Pricing policy for declining demand using item preservation technology
 Uttam Kumar Khedlekar^{1}Email author,
 Diwakar Shukla^{1} and
 Anubhav Namdeo^{1}
Received: 5 July 2016
Accepted: 1 November 2016
Published: 11 November 2016
Abstract
We have designed an inventory model for seasonal products in which deterioration can be controlled by item preservation technology investment. Demand for the product is considered price sensitive and decreases linearly. This study has shown that the profit is a concave function of optimal selling price, replenishment time and preservation cost parameter. We simultaneously determined the optimal selling price of the product, the replenishment cycle and the cost of item preservation technology. Additionally, this study has shown that there exists an optimal selling price and optimal preservation investment to maximize the profit for every business setup. Finally, the model is illustrated by numerical examples and sensitive analysis of the optimal solution with respect to major parameters.
Keywords
Inventory Preservation technology Declining demand Deterioration Pricing Replenishment cycleMathematics subject classification
90B05 90B30 90B50Background
Retailers and manufacturers identify the importance of pricing policy in a competitive environment. Adequate pricing and marketing policies may boost the company’s bottomline in such competition. Products such as fashion apparel, cosmetics, and winter wears become obsolete with the passing of time. Therefore, a pricing policy is required to ensure sale of the entire stock before entering the next cycle. Mostly, in a diminishing market, the manufacturers put their efforts into uplifting sales by reducing the price through media and pricing policy when demand declines. Fergany and Wakeel (2006) considered a probabilistic lost sales inventory system where order cost is a function of order quantity and lead time demand follows the normal distribution by using Lagrangian method. Chiu et al. (2016) developed two extended economic manufacturing quantity model to examine the production process, end product delivery and intrasupply chains.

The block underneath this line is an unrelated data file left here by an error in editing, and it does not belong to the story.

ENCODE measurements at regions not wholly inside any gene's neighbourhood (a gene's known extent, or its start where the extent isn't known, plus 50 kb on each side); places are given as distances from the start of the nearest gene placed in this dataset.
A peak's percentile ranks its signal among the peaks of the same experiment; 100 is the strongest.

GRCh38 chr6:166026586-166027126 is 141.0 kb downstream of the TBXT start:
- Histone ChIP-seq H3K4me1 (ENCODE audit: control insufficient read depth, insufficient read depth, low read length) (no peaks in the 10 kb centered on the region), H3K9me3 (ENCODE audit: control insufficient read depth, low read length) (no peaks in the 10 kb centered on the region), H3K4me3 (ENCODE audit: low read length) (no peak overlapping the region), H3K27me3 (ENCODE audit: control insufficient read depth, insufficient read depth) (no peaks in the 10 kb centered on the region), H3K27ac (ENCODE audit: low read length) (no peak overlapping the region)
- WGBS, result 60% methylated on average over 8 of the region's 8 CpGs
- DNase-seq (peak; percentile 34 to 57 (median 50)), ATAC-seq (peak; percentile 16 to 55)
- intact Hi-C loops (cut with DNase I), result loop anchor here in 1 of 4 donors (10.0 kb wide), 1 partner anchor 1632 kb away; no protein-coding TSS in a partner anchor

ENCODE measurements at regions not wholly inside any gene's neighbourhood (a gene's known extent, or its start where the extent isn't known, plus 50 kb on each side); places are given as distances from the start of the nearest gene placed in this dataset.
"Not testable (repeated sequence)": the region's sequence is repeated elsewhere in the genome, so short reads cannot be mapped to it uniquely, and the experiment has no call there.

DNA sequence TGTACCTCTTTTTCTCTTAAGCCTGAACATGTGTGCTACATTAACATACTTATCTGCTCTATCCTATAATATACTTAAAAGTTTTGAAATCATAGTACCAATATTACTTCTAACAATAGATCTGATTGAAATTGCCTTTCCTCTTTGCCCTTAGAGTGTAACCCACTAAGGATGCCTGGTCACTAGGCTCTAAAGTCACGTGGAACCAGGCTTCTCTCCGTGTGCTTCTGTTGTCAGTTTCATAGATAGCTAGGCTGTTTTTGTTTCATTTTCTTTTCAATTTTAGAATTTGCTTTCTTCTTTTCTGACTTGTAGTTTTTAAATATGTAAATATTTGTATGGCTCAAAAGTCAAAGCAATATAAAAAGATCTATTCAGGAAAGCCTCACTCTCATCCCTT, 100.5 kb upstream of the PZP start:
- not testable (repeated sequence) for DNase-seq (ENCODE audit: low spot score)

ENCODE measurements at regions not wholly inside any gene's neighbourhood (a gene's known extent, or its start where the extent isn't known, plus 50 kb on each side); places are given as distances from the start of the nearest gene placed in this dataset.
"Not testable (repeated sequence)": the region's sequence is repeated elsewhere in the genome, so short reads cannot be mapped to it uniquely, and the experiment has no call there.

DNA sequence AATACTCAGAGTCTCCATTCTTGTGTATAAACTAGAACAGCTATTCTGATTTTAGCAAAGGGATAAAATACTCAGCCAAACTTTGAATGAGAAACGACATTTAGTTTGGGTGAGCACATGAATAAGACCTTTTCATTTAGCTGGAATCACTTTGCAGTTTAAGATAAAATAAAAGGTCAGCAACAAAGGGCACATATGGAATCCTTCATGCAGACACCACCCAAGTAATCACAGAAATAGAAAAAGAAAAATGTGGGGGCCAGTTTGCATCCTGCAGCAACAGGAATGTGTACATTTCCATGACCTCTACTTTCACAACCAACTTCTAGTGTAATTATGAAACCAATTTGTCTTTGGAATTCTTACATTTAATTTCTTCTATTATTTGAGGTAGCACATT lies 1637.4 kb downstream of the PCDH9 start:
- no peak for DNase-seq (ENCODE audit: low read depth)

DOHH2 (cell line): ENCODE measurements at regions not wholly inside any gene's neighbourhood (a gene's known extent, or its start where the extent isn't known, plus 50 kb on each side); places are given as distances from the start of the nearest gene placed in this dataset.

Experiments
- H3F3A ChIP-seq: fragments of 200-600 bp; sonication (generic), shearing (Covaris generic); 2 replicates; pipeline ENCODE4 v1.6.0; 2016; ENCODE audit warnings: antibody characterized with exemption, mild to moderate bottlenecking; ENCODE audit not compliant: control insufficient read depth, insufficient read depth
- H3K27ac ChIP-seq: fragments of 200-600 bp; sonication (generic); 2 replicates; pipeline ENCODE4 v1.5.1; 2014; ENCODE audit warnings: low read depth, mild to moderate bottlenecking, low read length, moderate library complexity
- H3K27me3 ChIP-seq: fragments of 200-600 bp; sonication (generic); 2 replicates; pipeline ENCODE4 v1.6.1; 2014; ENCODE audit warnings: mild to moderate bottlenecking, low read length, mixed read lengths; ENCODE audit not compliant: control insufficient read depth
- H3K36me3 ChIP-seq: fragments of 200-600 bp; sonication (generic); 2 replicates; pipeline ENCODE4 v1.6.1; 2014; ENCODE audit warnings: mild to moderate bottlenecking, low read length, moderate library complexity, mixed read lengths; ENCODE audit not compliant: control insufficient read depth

Items that have a decreasing in quality or quantity over time are known as deteriorating items, and this process is called deterioration. One of the major assumptions of the inventory system is that the stock of goods can be indefinite, however some types of products either deteriorate or become obsolete with time, and the storage of such goods becomes difficult. This process can generally be seems in the case of commonly used goods such as fruits, vegetables, meat, perfumes, alcohols, gasoline, radioactive substances, photographic films and electronic components where deterioration is usually observed during their normal storage period. Banu and Mondal (2016) considered an economic order quantity model for deteriorating items where the demand function is linked with the customers’ credit period and the duration of policy of such credit period is exponential in nature.